Finally, a spell of good weather beckons for Mainers after a very wet and muggy summer. Over the next seven or eight days – providing the forecast holds – we will flock to our state’s great parks, beaches, lakes, ponds, mountains, rivers and get out on its trails.

A runner heads south along the Kennebec River Rail Trail in Augusta in 2019. The trail runs from downtown Augusta through Hallowell and Farmingdale to Gardiner; a proposal calls for it to continue farther south to Brunswick. Joe Phelan/Kennebec Journal, File

In recent years, and at a ferocious rate since the pandemic, outdoor recreation has increased sharply in popularity. The trend of getting out on foot, on wheels or, during the winter, on snowshoes and on skis contributes billions of dollars to Maine’s economy – in fact, we’re in the top five nationally for what the industry does for state GDP. More than that, it’s good for us and it’s good for our environment.

Maine has a further chance to capitalize on this rush, now, by creating an off-road multi-use trail along the disused train line known as the Lower Road corridor, connecting Brunswick, Topsham, Bowdoinham, Richmond and Gardiner. The trail-versus-rail debate, regarding these 30 or so miles, has been trundling along for some time. Lately, both public opinion and a recommendation of an advisory council has tipped further to trail; it’s an opinion this editorial board shares.

According to estimates by the Maine Department of Transportation, the establishment of new passenger rail service along this corridor would cost $363 million, with another $3 million each year for maintenance. The cost of building an interim trail, meanwhile, is put at about $34 million ($43 million if paved, which might be a proverbial extra mile worth advocating for), with an annual maintenance cost of $140,000.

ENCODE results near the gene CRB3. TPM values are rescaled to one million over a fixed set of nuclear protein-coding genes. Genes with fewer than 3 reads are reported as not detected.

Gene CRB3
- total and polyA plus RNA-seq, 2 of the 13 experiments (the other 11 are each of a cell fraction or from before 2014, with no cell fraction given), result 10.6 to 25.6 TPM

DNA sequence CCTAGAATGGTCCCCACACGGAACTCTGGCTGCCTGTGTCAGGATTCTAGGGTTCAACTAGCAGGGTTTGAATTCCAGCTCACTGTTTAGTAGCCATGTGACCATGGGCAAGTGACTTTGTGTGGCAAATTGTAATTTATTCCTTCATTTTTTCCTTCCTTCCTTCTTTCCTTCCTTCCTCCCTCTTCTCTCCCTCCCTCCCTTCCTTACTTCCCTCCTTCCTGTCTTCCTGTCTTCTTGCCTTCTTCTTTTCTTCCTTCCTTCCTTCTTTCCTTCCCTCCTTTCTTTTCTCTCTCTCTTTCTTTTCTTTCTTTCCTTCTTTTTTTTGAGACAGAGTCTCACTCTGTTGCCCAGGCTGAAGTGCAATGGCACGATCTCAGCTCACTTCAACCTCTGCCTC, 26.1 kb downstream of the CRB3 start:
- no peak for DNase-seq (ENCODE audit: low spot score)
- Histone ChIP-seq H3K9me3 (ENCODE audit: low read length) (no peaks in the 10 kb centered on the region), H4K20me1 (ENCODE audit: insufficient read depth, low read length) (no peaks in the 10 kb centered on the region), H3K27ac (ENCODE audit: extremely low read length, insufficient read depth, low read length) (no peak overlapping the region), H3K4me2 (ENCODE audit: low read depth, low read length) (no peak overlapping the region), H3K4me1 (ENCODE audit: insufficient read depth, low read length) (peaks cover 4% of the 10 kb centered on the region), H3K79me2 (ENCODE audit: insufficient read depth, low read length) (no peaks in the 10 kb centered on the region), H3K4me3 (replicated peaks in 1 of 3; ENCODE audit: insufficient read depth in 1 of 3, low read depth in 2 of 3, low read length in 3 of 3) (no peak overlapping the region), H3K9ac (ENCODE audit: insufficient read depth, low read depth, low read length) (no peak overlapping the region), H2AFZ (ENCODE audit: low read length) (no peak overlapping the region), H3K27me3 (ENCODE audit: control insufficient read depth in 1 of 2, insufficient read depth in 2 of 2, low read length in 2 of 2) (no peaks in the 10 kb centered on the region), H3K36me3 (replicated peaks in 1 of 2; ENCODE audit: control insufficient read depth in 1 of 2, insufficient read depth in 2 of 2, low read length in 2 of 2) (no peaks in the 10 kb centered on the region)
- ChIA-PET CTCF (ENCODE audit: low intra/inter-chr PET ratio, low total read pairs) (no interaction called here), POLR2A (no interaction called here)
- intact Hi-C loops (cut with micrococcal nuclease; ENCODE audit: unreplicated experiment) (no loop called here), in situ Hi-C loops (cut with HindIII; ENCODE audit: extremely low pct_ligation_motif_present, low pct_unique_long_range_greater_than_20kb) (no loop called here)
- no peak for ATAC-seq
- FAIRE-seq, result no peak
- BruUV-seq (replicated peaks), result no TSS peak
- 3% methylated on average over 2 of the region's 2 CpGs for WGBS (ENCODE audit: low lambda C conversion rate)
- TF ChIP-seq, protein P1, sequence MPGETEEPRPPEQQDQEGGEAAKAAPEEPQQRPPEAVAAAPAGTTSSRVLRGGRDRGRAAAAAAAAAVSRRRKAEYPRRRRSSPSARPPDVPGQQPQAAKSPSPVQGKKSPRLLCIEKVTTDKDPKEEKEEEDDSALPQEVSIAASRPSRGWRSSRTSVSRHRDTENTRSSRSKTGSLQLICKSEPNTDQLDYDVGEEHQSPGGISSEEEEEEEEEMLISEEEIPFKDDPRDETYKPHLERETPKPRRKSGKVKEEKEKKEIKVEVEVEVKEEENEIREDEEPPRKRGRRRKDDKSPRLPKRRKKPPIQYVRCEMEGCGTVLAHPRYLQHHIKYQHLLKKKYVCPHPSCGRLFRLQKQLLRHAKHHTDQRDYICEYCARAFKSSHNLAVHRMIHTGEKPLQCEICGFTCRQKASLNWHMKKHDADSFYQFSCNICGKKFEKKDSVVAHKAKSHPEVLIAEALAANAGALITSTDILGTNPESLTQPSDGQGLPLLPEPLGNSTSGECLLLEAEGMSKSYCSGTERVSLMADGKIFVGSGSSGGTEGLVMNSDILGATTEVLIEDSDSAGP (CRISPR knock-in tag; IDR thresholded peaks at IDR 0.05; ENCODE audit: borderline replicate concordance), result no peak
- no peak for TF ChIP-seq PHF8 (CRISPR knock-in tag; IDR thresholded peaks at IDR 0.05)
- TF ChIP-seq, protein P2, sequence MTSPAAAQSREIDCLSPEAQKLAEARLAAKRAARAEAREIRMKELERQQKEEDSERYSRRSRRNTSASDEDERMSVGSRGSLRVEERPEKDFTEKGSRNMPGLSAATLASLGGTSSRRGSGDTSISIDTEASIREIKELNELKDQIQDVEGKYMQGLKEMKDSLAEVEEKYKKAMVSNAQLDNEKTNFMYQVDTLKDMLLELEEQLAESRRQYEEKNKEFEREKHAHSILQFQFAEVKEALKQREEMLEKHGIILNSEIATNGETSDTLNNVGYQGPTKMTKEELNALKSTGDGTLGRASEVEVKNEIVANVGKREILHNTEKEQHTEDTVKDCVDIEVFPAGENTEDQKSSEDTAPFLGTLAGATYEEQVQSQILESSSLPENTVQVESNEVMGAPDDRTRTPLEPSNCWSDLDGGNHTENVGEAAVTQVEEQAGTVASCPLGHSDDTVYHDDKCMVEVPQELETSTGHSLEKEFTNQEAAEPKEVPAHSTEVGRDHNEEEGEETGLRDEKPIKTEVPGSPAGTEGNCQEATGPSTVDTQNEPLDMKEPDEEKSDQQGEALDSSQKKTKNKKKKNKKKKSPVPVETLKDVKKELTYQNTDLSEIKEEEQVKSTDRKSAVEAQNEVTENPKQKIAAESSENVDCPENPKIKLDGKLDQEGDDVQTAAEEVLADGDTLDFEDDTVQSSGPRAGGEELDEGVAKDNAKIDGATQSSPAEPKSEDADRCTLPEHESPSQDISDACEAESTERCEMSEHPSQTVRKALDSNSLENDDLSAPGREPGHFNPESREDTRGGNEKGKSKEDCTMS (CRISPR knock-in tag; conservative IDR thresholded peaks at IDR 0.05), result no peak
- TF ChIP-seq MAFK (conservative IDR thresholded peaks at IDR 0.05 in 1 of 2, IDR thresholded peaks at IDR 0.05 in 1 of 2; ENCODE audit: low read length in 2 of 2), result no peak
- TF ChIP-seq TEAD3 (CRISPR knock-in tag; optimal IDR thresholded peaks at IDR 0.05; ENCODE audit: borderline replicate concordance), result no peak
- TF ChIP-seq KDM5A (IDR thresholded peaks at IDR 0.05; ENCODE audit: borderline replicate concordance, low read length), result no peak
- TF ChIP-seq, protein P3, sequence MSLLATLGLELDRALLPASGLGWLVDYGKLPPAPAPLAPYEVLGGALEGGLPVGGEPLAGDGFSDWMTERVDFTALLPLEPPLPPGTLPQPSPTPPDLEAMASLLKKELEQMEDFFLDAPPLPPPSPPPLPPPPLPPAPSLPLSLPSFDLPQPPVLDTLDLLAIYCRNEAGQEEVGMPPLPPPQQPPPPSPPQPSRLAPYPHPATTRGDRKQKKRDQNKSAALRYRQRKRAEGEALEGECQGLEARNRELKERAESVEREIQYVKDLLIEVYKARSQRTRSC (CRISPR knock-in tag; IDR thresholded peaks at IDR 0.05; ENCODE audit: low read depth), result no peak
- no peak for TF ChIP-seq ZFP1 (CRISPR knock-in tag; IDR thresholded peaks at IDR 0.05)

“Interim,” in this instance, means removing the train tracks – which could be put to use elsewhere  – with the understanding that rail could be restored along the corridor at any time that becomes viable. Another option is to create a trail alongside the tracks, but at three times the expense, because of the need to widen and build up the route.

Critics of the plan to take up the tracks argue in favor of holding on to them so that the state can pivot back to rail without as much ado. This is where a realistic appreciation of viability and local train ridership comes in. As much as we would love for a vibrant and well-used passenger rail network connecting Maine’s towns and cities, it is clear by almost every available metric that we are a very long way from bringing about that vision.


Ultimately, yes, rail transit – done right – makes abundant sense. No matter what happens on the corridor, it can be restored for rail use. As it stands, however, the Department of Transportation has ruled out passenger rail along this particular corridor until 2040. A trail can be put to good use in those years.

More than just recreation, the trail carries potential for commuters.

“Have you ever walked or biked along the side of a road with a narrow shoulder and felt that clench of anxiety and racing heart when a truck careens past and almost hits you?” Emma Bond, a volunteer board member with the Casco Bay Trail Alliance, wrote in a June op-ed for the Press Herald. “Have you considered biking to work, but avoided it because of dangerous roads and lack of a bike lane along the way? I have, and I know I’m not alone.”

She’s not; at a public meeting in June, 70% of residents expressed their support for the trail, citing its benefits for community health. The Rail Corridor Use Advisory Council’s official recommendation for an interim trail is with the MaineDOT. Let’s hope it’s good news for walkers, bikers and hikers – and the state as a whole.

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